DC Building Owners, NOW is Time to Increase Your Energy Star Score July 3, 2014 | Samantha Dubrow

Back in 2008, Washington, D.C.’s District Department of the Environment (DDOE) passed the Clean & Affordable Energy Act, mandating that specific buildings report their energy benchmarking data.

But even if you are a commercial building owner, you might not have been greatly affected by the decision. Up until 2013, you could avoid fines even when you didn’t comply. Until april this year, if your buildings were smaller than 100,000 Sf, you didn’t have to comply. But things have changed and are about to change even more.

1. EVEN SMALL BUILDINGS NEED TO REPORT ENERGY DATA.

For the last round of DC benchmarking in 2013, privately owned buildings of 200,000 square feet or greater were required to provide their benchmarking data.

However, this year over 1,480 buildings in DC will be required to disclose their benchmarking data, including private commercial and residential buildings over 50,000 square feet, and government buildings over 10,000 square feet which must report their annual energy and water use.

 

2. FINES ARE NOW ENFORCED.

If benchmarking data for required buildings is not submitted by the final deadline, The District can fine building owners up to $100/day until they comply. And 2013 taught us that the disctrict was serious about this, since 200 buildings have been fined for not complying.

Download the New 2014 Covered Building List of buildings required to be benchmarked, so you don’t miss out.

 

3. THE SCORES ARE PUBLIC.

 

Scores Affect Marketability.

DC’s primary purpose of requiring public and private buildings to benchmark their energy consumption is to display the information publicly, encouraging low performing buildings to invest in energy-saving projects to raise their score.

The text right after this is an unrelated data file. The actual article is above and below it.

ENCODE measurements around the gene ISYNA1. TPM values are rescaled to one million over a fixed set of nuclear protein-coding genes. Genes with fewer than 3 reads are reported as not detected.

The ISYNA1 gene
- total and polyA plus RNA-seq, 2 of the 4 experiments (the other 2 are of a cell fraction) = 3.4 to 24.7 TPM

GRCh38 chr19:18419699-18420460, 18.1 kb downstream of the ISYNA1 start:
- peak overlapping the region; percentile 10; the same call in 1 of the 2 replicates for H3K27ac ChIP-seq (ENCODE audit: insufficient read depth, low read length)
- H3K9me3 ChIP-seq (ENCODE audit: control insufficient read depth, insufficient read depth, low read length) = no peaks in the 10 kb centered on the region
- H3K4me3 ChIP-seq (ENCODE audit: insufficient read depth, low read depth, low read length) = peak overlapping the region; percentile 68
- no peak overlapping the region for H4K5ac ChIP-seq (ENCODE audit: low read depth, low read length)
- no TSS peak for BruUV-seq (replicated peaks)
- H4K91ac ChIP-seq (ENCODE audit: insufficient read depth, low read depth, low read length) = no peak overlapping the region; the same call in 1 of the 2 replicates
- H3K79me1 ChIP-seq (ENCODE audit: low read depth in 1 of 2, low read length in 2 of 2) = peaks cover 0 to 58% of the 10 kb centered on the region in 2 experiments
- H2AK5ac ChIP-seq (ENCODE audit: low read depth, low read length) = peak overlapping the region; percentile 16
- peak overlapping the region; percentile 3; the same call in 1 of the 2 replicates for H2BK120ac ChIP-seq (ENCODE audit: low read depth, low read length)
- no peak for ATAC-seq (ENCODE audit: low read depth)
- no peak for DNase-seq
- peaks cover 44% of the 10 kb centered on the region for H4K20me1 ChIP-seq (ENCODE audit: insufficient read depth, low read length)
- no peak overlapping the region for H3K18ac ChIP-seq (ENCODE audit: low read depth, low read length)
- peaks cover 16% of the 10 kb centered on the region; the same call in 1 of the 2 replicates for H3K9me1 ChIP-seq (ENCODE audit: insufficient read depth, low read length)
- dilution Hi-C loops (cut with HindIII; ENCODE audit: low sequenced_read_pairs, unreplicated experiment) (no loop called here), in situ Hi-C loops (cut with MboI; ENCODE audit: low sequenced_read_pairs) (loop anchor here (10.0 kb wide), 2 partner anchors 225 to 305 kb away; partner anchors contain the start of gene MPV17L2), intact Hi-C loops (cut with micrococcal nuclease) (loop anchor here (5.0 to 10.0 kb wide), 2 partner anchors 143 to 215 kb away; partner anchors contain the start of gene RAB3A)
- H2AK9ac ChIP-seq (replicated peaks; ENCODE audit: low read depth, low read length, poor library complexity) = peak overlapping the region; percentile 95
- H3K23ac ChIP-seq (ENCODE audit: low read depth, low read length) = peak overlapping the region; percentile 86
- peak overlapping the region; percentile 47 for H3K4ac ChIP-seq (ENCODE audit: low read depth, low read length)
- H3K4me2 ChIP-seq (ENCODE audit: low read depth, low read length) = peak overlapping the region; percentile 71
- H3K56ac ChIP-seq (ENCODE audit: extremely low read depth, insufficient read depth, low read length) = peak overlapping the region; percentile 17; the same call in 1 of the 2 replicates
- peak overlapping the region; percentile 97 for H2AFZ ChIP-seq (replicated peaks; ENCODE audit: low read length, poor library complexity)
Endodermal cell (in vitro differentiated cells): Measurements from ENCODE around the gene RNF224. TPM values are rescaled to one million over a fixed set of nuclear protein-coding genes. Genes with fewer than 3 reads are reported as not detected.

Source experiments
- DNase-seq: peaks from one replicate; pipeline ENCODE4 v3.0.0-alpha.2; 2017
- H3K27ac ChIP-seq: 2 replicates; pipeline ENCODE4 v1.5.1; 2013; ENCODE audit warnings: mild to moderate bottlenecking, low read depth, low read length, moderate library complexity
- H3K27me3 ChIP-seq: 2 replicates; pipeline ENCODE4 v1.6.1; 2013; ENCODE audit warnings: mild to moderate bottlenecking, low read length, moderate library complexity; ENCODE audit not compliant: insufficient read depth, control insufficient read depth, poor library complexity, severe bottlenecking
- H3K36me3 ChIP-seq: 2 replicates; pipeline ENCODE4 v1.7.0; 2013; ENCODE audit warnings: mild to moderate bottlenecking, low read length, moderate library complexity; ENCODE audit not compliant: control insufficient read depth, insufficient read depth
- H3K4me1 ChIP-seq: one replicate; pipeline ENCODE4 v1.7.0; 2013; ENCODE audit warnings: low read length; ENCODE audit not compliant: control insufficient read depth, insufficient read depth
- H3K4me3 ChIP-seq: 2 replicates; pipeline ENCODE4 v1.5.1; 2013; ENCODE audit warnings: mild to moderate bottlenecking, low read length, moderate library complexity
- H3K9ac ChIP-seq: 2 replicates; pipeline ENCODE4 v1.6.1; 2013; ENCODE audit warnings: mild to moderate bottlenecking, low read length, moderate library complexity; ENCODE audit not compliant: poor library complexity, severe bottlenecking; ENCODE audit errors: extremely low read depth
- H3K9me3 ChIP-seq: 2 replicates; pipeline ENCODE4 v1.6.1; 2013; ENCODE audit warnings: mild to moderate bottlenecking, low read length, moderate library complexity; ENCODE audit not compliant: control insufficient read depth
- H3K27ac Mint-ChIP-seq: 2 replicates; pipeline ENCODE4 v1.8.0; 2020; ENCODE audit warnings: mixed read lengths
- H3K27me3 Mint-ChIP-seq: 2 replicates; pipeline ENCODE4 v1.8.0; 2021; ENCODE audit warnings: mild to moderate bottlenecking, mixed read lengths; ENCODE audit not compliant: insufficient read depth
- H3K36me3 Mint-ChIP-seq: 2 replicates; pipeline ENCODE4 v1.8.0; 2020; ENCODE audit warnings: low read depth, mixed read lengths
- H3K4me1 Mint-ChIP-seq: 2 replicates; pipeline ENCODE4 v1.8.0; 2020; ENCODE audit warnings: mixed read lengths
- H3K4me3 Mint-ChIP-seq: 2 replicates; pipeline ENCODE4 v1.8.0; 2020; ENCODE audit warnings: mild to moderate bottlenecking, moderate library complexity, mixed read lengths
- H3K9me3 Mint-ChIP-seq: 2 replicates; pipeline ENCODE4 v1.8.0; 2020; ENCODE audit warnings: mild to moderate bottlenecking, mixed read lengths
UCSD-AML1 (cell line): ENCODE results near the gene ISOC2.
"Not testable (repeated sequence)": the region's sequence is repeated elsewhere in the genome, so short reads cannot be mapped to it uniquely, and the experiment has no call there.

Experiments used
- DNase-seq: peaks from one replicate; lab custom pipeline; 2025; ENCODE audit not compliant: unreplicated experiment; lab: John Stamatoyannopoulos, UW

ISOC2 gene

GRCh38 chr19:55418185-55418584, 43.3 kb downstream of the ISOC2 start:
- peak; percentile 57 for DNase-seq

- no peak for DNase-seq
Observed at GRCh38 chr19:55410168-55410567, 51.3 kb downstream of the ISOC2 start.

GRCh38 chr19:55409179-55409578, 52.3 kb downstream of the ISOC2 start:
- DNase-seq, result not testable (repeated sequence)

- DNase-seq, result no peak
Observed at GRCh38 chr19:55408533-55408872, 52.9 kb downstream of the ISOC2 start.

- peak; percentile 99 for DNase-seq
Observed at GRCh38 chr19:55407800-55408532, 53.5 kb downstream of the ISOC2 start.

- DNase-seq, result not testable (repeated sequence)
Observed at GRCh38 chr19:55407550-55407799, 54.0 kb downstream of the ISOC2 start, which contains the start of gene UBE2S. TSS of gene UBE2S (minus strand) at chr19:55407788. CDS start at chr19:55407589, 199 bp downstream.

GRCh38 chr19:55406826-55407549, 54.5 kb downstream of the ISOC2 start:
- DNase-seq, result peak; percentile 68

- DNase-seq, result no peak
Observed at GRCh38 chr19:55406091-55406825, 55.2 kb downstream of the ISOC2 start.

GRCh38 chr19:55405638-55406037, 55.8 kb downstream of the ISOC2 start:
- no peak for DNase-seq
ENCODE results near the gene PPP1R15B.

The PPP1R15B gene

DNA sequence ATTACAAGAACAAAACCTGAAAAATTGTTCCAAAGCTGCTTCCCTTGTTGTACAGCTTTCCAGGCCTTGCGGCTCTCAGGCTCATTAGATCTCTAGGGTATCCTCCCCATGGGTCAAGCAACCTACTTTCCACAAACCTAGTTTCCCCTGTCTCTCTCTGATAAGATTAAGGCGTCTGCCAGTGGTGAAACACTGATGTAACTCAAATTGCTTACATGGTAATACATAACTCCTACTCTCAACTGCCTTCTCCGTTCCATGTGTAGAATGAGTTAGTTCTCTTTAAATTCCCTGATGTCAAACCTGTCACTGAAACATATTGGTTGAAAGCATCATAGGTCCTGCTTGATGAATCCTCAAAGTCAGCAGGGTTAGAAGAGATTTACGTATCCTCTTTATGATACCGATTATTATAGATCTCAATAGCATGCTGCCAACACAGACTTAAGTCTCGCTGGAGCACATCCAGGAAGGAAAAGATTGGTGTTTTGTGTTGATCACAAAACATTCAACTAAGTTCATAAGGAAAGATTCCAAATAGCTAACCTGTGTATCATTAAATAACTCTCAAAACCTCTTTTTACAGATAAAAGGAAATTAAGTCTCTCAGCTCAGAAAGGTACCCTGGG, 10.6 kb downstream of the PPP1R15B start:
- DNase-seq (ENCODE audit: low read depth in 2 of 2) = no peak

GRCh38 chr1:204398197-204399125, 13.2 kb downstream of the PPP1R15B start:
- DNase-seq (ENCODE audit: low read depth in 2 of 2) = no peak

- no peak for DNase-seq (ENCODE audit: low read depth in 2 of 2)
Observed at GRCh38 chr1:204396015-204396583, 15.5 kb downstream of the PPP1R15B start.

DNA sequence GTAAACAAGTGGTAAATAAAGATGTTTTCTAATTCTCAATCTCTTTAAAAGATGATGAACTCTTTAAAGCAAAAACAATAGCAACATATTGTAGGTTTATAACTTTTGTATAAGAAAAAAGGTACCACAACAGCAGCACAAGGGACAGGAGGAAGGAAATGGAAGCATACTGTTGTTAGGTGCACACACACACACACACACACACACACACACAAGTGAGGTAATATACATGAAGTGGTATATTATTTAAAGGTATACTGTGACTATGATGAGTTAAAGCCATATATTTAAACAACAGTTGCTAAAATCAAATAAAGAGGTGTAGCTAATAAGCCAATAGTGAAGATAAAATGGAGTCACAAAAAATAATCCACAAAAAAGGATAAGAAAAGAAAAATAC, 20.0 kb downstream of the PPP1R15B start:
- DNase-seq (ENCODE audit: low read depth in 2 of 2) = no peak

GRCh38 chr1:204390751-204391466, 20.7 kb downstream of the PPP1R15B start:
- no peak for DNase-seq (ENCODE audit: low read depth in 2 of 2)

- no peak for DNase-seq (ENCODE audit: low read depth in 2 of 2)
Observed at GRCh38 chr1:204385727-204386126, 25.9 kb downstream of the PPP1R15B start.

Without city-wide benchmarking, Energy Star scores are only made public to praise buildings with Energy Star scores of 75 or higher. However, the purpose of publicly disclosing energy data throughout the city is to point out low performers. So all energy star scores from the benchmarking are public. As buildings with low Energy Star scores are more expensive to run than buildings with high energy star scores, this public display can significantly affect the marketability of your lower performing buildings.

 

DC is Drawing Attention to Public Data.

If you thought you could hide your low Energy Star score in the mass of 1,480 buildings benchmarked in DC scrunched in an Excel file, you might have been able to in 2013. However, DC is making large strides towards increasing the publicity of benchmarked energy data.

For example, the Build Smart DC initiative has posted the Energy Star scores of over 400 buildings, along with their monthly data usage and daily electricity demand. The Build Smart DC website allows you to search buildings by size, annual kWh, Energy Star score, source EUI, energy cost per square foot, or property type. Check out your child’s school or your office building to see how they’re performing.

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There are dozens of other cities across the country that require Energy Star benchmarking that are also looking to publicly display performance. This initiative to build smart cities focused on energy efficiency has radiated throughout the country, driving competition between cities to reduce their carbon footprints.

Luckily, initial steps for raising your energy star score are not complicated or costly. There are many ways in which buildings waste energy without anyone noticing, and with benchmarking data that can easily be fixed.

This might be a bit overwhelming, though, we get this. So to help you get started, we are working on a free energy star submission and report tool. It will be available at the end of the month, and you can pregister here: http://energybeat.aquicore.com/automated-energy-star-submission.

 

benchmarking, Energy Consumption, Energy Efficiency, Energy Monitoring, Energy Star

About The Author

When Samantha isn’t writing for the blog or managing our HR like a champ, she studies Organizational Psychology at George Washington University.